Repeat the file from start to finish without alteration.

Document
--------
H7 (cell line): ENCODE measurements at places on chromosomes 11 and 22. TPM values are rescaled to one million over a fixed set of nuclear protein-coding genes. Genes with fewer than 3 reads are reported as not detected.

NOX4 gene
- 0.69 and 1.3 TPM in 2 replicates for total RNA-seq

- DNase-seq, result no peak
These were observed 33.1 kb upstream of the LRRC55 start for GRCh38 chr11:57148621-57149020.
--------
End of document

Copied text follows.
H7 (cell line): ENCODE measurements at places on chromosomes 11 and 22. TPM values are rescaled to one million over a fixed set of nuclear protein-coding genes. Genes with fewer than 3 reads are reported as not detected.

NOX4 gene
- 0.69 and 1.3 TPM in 2 replicates for total RNA-seq

- DNase-seq, result no peak
These were observed 33.1 kb upstream of the LRRC55 start for GRCh38 chr11:57148621-57149020.